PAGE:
Doctors Answers (3)
A sleep study does not make one sleep better but the results of the study can guide your physician to appropriate treatment. Disorders such as sleep apnea, restless legs, fragmented sleep, snoring, deficiency of restorative stages of sleep, abnormal heart rhythms and low oxygen levels are a few of the night time activities which can be measured and often corrected to help you sleep better. I advise you to first see a sleep specialist who can best direct the sleep lab personnel to perform the test best suited for you. The position of your body during sleep may be important, video of abnormal activity during the night and even testing of sleep activity during daytime naps may be ordered. The more that is known about your sleep history prior to your sleep study helps the sleep technologist who will be prepared to record specific events. Then, the sleep specialist can help restore your sleep to a more normal state.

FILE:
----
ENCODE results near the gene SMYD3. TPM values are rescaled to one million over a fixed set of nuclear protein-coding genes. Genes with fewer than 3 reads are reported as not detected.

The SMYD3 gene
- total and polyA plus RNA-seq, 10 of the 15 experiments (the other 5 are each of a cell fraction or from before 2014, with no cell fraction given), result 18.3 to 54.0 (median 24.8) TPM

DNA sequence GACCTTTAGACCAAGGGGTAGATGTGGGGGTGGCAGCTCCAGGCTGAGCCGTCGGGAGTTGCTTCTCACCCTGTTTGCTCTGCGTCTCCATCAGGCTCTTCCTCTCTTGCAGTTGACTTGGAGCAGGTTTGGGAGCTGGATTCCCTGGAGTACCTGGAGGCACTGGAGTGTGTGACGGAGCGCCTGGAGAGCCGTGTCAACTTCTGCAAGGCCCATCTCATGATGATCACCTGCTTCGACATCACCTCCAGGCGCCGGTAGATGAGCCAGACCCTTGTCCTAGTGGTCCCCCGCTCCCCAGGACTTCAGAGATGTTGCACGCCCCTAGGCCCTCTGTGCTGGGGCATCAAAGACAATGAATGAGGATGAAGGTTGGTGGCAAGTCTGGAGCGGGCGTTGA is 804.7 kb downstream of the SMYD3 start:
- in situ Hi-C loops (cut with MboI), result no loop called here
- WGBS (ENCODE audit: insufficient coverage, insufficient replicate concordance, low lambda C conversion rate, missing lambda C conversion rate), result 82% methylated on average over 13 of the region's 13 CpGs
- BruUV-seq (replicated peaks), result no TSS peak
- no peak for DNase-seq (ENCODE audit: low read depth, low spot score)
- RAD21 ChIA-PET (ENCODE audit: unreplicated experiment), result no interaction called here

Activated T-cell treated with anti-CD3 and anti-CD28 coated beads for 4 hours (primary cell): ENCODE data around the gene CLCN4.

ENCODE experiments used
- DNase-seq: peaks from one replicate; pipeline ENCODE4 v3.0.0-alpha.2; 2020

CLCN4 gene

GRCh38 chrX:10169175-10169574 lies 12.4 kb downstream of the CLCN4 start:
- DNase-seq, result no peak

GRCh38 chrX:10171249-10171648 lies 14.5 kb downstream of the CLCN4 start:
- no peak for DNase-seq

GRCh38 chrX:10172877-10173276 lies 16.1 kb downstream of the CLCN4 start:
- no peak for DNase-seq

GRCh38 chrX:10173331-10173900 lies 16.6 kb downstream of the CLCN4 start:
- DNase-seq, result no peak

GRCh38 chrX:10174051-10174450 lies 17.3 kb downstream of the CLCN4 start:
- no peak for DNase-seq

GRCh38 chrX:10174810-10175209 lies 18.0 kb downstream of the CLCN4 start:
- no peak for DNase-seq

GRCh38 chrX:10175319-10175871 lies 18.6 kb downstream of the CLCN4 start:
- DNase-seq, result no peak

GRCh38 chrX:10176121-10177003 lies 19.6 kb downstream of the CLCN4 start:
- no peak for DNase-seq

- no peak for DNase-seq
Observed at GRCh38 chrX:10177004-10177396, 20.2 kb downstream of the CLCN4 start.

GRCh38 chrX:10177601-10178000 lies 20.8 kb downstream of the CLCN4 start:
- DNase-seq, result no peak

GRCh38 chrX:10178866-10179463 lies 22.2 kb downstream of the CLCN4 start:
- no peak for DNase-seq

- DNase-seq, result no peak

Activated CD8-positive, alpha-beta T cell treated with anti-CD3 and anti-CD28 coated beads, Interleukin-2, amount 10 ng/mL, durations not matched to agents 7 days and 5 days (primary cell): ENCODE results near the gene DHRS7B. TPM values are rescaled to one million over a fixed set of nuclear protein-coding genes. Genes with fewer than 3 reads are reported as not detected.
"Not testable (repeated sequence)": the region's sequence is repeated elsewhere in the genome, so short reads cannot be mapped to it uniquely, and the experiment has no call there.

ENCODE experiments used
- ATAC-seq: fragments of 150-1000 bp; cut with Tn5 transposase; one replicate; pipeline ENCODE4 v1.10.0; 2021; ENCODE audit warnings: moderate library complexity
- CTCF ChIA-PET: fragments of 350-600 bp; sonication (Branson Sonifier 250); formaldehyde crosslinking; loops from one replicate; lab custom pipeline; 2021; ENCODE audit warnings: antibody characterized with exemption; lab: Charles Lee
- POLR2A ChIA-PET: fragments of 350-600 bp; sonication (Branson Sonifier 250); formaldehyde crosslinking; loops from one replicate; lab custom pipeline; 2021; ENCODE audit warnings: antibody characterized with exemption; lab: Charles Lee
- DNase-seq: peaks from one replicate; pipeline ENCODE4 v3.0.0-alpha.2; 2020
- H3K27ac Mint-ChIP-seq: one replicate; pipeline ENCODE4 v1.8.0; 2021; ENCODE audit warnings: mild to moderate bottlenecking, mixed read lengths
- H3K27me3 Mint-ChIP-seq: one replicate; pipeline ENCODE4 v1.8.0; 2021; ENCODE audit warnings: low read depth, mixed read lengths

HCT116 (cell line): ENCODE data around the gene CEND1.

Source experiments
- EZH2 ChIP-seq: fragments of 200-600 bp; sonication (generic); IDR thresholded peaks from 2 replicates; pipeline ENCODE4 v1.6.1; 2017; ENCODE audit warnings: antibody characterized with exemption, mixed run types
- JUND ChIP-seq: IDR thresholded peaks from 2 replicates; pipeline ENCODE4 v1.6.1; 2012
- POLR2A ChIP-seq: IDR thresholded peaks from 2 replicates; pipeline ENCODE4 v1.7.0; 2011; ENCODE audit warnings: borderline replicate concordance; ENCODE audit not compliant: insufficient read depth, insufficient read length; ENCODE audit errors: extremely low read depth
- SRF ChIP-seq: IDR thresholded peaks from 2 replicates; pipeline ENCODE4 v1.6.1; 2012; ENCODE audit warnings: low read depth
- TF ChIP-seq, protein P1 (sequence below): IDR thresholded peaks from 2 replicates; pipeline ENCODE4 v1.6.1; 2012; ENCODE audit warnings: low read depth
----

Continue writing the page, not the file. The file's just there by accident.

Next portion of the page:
A sleep study is just part of the process to evaluate the quantity and quality of your sleep. Information about your general health, mental health and social habits and work history are also of paramount importance in helping determine why you are sleepy during the day. You should consult your primary care physician for a check up and then let them facilitate a diagnostic sleep study if it is warranted.
A sleep study does not help people sleep better - at least not directly. A sleep study is a diagnostic test that your doctor may require in order to rule out or confirm a medical diagnosis. Completing the sleep study will provide your doctor with valuable information that will enable him/her to develop a well-informed treatment plan. Hopefully, this will put you on the path to relief! Completing the test is an important part of getting the healthcare service you need to feel better!